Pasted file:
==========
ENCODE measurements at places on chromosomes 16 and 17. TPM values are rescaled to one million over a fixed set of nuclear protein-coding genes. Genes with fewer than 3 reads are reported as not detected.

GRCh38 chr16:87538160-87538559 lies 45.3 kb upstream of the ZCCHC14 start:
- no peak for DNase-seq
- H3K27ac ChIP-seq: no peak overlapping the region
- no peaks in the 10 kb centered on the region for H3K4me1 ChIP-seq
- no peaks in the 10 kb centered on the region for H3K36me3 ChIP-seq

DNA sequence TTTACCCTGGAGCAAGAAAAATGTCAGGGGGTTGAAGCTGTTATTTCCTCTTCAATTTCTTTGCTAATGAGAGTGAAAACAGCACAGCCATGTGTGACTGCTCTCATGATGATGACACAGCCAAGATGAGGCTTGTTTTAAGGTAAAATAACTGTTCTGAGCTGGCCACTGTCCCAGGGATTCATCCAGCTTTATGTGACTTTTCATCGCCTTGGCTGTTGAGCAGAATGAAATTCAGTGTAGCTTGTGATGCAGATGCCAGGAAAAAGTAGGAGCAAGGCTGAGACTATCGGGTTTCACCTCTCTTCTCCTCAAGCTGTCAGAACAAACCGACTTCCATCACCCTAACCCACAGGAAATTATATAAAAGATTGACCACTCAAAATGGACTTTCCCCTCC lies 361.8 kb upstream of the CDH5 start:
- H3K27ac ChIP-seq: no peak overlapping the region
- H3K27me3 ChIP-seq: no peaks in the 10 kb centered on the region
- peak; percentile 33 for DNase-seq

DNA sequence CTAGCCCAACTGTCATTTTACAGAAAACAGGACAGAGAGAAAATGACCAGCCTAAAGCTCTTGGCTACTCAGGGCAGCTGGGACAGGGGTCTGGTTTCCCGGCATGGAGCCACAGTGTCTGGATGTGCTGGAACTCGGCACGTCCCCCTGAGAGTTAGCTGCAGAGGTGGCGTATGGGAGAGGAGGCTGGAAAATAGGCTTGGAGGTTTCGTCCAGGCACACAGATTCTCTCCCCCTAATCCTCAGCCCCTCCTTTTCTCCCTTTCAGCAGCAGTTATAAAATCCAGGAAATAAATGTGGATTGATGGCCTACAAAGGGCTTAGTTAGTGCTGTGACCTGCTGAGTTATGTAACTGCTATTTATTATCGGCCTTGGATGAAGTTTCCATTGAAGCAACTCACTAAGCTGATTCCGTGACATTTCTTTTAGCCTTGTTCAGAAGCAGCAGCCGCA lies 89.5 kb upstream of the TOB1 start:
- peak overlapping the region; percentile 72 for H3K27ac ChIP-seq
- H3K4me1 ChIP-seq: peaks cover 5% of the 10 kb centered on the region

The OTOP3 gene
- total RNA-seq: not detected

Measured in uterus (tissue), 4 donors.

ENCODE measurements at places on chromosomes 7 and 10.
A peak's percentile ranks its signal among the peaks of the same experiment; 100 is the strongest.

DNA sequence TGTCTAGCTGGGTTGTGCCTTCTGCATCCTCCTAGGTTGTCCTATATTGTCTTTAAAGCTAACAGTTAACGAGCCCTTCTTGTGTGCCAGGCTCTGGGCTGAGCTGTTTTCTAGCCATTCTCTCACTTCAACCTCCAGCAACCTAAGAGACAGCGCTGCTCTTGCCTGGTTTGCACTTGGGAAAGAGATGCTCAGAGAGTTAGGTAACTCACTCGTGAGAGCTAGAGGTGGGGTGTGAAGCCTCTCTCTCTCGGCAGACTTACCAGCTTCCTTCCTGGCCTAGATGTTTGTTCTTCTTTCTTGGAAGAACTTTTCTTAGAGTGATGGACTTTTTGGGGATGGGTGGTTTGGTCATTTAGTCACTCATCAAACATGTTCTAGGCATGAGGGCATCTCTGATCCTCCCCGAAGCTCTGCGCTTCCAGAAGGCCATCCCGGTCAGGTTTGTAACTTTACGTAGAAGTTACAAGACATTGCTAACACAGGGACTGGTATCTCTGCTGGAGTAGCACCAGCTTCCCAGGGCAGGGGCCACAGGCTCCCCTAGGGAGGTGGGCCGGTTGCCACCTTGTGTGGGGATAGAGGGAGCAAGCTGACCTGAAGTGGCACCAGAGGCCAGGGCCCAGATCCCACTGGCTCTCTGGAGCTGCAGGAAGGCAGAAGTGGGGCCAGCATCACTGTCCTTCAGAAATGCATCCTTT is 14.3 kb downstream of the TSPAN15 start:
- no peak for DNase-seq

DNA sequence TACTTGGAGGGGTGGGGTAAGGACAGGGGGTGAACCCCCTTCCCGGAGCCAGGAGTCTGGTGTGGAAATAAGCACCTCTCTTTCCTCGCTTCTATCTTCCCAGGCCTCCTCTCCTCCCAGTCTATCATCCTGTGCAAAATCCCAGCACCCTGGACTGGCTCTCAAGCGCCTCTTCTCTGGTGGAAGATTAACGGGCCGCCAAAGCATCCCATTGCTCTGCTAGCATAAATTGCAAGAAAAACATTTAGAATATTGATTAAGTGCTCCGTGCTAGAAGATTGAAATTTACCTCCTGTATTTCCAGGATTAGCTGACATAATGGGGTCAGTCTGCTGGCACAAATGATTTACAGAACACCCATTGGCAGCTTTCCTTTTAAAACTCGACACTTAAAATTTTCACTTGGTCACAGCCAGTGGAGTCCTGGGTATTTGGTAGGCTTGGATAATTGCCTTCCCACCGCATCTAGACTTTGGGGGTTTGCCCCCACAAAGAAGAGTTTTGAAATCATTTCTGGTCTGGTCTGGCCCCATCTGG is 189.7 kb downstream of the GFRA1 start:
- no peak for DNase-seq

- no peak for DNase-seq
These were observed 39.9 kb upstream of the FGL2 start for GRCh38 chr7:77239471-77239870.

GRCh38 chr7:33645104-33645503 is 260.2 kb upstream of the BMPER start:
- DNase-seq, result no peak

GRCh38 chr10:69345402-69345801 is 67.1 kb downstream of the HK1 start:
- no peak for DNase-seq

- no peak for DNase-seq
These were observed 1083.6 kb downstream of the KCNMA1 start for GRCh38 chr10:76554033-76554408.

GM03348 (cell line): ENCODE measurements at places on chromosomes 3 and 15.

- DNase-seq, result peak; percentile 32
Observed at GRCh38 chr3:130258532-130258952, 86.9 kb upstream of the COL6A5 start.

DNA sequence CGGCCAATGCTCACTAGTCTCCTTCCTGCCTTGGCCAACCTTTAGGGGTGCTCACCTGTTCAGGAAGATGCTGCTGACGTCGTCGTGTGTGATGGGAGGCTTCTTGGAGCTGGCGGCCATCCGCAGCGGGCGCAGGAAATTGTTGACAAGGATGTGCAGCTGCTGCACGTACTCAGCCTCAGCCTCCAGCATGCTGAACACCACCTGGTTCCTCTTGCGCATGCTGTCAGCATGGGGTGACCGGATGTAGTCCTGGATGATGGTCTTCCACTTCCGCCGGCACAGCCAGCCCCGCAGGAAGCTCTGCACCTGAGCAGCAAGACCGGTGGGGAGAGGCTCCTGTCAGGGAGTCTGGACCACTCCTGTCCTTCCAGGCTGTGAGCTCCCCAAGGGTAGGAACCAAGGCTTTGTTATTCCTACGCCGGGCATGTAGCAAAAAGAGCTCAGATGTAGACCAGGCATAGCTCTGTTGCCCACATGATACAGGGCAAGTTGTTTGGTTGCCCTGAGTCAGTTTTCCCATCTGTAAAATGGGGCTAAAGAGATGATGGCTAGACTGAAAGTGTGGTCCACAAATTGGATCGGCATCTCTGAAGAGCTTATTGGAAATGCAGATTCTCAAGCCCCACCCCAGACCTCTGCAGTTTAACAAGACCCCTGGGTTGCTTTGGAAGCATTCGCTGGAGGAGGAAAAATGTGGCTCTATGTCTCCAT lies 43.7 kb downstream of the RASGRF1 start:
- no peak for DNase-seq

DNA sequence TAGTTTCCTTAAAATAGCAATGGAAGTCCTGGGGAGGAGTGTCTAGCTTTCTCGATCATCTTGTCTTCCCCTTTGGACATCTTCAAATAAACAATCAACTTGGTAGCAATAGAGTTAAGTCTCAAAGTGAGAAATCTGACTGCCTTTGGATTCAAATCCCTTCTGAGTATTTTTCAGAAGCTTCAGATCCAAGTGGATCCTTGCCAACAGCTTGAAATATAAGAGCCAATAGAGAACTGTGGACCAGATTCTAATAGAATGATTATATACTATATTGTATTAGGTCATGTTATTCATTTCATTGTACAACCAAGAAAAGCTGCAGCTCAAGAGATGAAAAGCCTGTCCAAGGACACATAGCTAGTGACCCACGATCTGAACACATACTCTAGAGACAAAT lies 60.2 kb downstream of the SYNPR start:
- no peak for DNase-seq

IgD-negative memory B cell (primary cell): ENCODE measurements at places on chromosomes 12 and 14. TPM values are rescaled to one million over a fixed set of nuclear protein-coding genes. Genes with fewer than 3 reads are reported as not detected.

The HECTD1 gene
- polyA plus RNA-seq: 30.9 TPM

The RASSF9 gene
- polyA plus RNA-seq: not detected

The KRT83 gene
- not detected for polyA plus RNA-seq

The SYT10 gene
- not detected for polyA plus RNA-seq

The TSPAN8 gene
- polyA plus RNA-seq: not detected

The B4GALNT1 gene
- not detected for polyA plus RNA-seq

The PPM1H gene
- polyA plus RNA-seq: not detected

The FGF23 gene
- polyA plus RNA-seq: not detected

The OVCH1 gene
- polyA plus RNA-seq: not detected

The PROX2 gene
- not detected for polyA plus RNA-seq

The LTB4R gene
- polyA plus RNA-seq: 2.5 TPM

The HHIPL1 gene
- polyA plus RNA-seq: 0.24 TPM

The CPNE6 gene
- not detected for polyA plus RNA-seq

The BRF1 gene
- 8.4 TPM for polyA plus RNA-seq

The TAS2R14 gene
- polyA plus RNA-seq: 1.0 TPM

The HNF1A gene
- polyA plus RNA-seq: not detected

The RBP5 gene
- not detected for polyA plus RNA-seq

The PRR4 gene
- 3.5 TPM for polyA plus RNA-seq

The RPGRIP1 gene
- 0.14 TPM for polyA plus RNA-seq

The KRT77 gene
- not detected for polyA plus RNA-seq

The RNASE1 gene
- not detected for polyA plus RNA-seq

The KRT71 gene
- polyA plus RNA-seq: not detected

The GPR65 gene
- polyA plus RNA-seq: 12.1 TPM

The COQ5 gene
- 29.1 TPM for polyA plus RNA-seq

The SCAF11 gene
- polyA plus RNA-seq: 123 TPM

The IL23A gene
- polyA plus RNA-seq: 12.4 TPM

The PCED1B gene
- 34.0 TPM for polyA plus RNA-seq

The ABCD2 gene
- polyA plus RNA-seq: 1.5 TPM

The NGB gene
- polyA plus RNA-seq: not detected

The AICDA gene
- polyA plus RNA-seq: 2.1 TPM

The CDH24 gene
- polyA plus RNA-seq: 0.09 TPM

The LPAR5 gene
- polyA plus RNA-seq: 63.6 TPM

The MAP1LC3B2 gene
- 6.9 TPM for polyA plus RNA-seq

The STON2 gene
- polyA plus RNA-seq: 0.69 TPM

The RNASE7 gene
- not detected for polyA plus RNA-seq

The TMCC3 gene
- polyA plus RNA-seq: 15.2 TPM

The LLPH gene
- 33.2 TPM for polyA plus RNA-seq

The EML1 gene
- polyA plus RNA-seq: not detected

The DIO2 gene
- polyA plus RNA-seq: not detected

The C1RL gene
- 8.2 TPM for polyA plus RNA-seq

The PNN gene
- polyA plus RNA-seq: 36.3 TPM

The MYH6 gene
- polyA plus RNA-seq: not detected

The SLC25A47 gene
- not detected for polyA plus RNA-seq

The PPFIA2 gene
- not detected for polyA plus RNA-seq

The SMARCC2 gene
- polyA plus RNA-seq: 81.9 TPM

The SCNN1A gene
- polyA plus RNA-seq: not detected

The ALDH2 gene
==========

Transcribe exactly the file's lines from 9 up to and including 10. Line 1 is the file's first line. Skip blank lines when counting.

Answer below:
- H3K27me3 ChIP-seq: no peaks in the 10 kb centered on the region
- peak; percentile 33 for DNase-seq